Lea Carter – It’s difficult to measure success when there are so few metrics: sales; works completed; reviews. I try to incorporate all of them because I’d starve emotionally if I had to wait for sales or reviews by themselves.

Joanna McKethan – I remember at camp telling scary stories at night to my cabin mates, and the feeling of power I had when they shuddered and pulled up the covers and looked really scared. “I’m on the first step, I want my toe!” And my editor told me I had her looking over her shoulder. And in my latest book, reviewers were saying you’ll pull for this unlikely pair to get married. That’s success to me. Success to multiply and repeat. It’s addictive.

Keith D Guernsey – I judge by critical acclaim (reviews and ratings).

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Successful author Frank Luke shares the following related anecdote.

Robert Bloch was the guest of honor at a roast. When given the opportunity to roast himself, he said, “I grew up in the great depression. Upon graduation, my father told me I had to either get a job or starve. I decided to combine the two by becoming a writer.”

A Book’s Success is Like Surfing

By Laura Hile

Years of practice (and failure) built this surfer’s graceful skill.
Photo by Miguel Navaza (CC / Flickr)

I’ve released a new book, and the process kind of reminds me of surfing. Okay, body surfing. I was never brave enough–or coordinated enough!–to try it with a board. Tanning on the beach? Forget that. Why lie in the sun when you can spend the afternoon catching waves? Many summer days at Santa Monica and Malibu taught me a thing or two.

Surfing is about position, skill, and timing. This means hours in the water, being ready, watching wave after wave. Learning how to know a promising wave from a dud. Being willing to swim like crazy to catch the awesome one. You can’t be lazy as a surfer.

Position would be the intriguing story premise and the cover. These are what put me in the water, and each one represents a risk. I wasn’t sure how the ‘magical reality’ element of the body swap would fly. And that sweet cover was spendy–but worth every cent.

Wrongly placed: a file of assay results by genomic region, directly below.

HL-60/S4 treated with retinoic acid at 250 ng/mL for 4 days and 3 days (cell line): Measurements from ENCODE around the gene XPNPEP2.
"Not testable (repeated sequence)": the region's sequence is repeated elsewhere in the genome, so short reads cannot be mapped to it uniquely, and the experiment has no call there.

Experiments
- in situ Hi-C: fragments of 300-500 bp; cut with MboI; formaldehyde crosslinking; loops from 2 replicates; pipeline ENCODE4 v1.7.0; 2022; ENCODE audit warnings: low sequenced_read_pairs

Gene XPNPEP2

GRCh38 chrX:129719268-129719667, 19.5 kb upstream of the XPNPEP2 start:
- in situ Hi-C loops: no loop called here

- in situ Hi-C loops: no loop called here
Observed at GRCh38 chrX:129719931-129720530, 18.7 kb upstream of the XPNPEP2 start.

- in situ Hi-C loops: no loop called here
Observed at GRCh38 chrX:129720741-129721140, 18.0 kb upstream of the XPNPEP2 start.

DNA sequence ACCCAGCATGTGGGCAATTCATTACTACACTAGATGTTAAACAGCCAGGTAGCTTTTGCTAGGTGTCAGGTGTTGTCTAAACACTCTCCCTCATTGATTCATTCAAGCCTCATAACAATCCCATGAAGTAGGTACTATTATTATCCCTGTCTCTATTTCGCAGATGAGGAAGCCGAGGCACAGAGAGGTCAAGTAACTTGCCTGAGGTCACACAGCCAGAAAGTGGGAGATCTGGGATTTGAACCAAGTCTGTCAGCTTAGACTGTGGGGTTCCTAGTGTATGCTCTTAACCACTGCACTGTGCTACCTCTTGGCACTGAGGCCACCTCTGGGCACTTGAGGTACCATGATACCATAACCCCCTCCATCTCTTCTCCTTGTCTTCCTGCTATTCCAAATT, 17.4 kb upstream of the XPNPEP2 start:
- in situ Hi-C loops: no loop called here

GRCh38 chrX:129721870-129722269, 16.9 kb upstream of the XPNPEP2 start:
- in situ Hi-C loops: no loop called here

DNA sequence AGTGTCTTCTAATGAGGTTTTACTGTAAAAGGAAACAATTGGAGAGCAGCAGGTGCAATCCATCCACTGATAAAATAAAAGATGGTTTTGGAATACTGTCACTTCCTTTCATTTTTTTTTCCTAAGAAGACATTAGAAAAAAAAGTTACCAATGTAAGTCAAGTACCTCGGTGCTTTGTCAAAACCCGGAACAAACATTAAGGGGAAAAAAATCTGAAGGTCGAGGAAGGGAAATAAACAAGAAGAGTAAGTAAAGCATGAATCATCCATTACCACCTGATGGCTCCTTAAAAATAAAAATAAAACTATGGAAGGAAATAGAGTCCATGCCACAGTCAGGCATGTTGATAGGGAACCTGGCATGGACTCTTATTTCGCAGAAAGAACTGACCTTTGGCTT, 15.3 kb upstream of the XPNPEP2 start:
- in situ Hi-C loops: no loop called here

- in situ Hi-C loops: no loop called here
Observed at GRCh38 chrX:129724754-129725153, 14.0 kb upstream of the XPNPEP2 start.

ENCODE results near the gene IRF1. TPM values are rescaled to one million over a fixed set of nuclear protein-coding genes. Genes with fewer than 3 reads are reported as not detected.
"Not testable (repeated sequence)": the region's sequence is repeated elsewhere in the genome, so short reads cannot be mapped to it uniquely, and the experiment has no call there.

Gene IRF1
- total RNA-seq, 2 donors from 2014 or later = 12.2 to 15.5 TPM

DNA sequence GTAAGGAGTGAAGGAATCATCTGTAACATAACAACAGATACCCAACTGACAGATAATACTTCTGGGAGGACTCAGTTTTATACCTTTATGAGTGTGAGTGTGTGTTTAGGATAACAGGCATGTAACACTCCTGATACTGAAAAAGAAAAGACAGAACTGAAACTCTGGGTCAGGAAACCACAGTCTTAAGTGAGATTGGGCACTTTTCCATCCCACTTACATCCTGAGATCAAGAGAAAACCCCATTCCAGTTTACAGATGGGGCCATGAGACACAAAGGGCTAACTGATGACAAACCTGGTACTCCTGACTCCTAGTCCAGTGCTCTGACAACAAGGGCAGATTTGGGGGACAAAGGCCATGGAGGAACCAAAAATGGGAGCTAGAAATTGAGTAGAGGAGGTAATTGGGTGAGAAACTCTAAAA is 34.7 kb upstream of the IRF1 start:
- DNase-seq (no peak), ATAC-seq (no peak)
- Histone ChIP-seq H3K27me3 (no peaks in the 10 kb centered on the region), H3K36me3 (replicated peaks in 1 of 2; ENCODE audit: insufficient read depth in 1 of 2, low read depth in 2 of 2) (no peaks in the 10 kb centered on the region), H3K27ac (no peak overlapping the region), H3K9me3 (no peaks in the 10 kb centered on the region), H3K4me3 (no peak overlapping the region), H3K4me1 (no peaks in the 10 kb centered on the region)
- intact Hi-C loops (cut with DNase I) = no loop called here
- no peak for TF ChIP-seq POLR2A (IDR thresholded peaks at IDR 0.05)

Skill? I’ve been writing for 17 years. If Darcy By Any Other Name is an instant success, know that I’ve been rolled under by plenty of waves. (Yeah, the wipeout thing.) I’ve learned to escape the worst by diving under, but multiple thousands of clunky words lie at my back. Then too, I teach fiction writing to high school students. What I’ve learned in helping them improve is a lot.

And timing is about being in the right place at the right moment. There are more Austen readers now than ever before. No readers, no wave!

Photo by Swell Surf Camp (CC / Flickr)

Surfing, like writing, only appears solitary. The photo at the top of this page shows a lone surfer, but I’m betting he wasn’t the only one in the water that day. Bobbing heads beyond the line of surf are not attractive, so they’re cropped out. Deal is, no one surfs alone. No one writes a book alone–or should.

The fellowship of like minds is crucial. As with surfing, skills are developed alone but there is safety in companionship. In the water and out, surfers hang together and talk. If writing greats C.S. Lewis and J.R.R. Tolkien needed a support group, so do I.

Sales numbers continue to roll in, and not because of me. News about Darcy is being spread by people like you, my social media friends. A hectic school schedule has allowed me little time to compose ads or tweet or anything. I’ve put up a few posts on Facebook, and you have been sharing them. I am beyond grateful.

Connect with the author: Laura Hile

Website/Blog: https://laurahile.wordpress.com
Twitter: https://twitter.com/LauraHile
Facebook: https://www.facebook.com/LauraHileAuthor
Amazon: https://www.amazon.com/Laura-Hile/e/B003UT6VDS

CleanWIP Magazine has obtained from the author non-exclusive right to publish or republish this content. The author retains copyright.